With the rise of YouTube, Vimeo, and Vine, video content has become one of the most effective ways to reach and engage customers. In fact, a recent report found that 69% of marketers plan on increasing their YouTube efforts—as they should since YouTube has more than 1 billion unique visitors each month.
Videos are not only shared up to 12 times more than text, they also provide an opportunity to communicate brand messages in a more engaging way than standard content.
If you are making your first foray into the world of video content, you might want to browse a guide to YouTube for small businesses, there are a range of resources online to help you get started. Once you understand how it works, a good video can help you achieve the following:
- Generate sales
- Create opportunities for inbound leads
- Build brand awareness or personality
- Educate your target market
- Demonstrate a new product or service
Producing video content does not need to break the bank. Of course you can create budget busting productions if you have the funds, but you can also get great results creating video using a smart phone or webcam on your computer, so it’s ideal for start-ups too. But before you start buying cameras and equipment, you first need to think about the type of video that will work best for your business.
Tutorial or ‘how-to’ videos enable customers to get the best from your product or service by literally showing them how to use it. Suitable for basic and more complex topics, your video should break down a process into more manageable stages. Viewers can follow the video at their own pace in the comfort of their own home and revisit sections they may find challenging.
Not only does this kind of content provide an invaluable resource for customers wanting to learn how to use or do something, they are also great in promoting your brand authority in your field and building trust. For example, if you run an interior design company you might want to create a video about how to make a small room look more spacious. Alternatively you could invite customers to record and share their top tips on how to get the best results from your product.
For maximum impact, keep your video less than five minutes, avoid overt branding or sales messages, and ensure the content is genuinely informative. Write a script in advance to help prevent inaccurate or confusing narration and ensure you have all the products, information, or ‘before and after’ images required to show the process from beginning to end.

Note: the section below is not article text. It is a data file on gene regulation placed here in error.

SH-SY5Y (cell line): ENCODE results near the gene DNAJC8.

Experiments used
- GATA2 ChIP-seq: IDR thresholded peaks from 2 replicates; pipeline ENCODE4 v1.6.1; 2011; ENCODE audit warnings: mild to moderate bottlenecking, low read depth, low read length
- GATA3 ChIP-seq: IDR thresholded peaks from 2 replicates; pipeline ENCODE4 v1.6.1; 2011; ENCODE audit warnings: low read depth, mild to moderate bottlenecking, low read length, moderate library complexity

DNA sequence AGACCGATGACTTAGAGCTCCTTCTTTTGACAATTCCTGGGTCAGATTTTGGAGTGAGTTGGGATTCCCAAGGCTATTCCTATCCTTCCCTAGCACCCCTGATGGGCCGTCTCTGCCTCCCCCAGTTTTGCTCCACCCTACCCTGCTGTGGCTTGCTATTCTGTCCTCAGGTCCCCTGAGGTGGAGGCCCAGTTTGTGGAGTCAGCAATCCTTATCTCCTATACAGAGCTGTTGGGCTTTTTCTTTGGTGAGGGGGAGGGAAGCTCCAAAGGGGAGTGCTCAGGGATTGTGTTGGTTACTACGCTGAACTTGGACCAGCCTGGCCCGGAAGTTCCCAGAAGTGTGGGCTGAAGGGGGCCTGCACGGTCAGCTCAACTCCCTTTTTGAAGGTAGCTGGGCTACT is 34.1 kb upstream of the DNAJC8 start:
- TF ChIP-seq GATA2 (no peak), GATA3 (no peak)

Creating a video that tells a story about your brand, product, service or the world in which you operate will help you connect with customers’ emotions. They won’t just view your video; they will laugh at it, cry about it, think about it, and even debate it with friends. You could create a completely fictional tale or work with a real customer testimonial, telling the story of a problem they were able to solve using your service. The more engaged your customers are in your story, the more likely they are to share your video content among their own networks.
Creative storytelling doesn’t have to be expensive. Once you have your story mapped out, and a script drafted, you can pick up stock video footage to add a quality feel to an amateur production. If you have the budget, there are also professional companies out there who can help you produce something akin to a mini-movie.
Keep in mind that your story should have key characters, an entertaining plot and an appealing setting if you want to promote sharing.
Thought Leadership Videos
Thought leadership video content is all about reinforcing your unique selling point. Whether you showcase an individual expert or an entire business approach, your content should help educate, shape ideas, or change perceptions within your area of expertise.
As with other types of video marketing, it is important to avoid trying to sell anything through thought leadership. Demonstrate your expertise and credibility by delivering meaningful content and your viewers will soon become buyers.
The most effective thought leadership videos are focused on one idea or subject, targeted to specific audiences, and leave viewers feeling like they’ve learned something new that enhances their own knowledge or practice. Viewers won’t expect you to deliver powerful thought leadership in short clips, so if you decide to create this kind of content feel free to spend longer delivering your messages – up to 10 minutes if necessary.
Depending on your in-house talents or ability to buy in external help, you can have lots of fun with style. Animation, behind the scenes, fly-on-the-wall, interviews, and event based videos can all give a creative slant that will help give your video the edge. Tone of voice is important, so take time to decide whether you want to come across as professional, innovative, fun, technical, contemporary, or traditional and ensure it’s in line with your visuals.
Whichever approach you decide to take, stay true to your core brand values and you won’t go far wrong.
*This has been a guest post by Brittany Klontz – she would love to hear your thoughts in the comments below!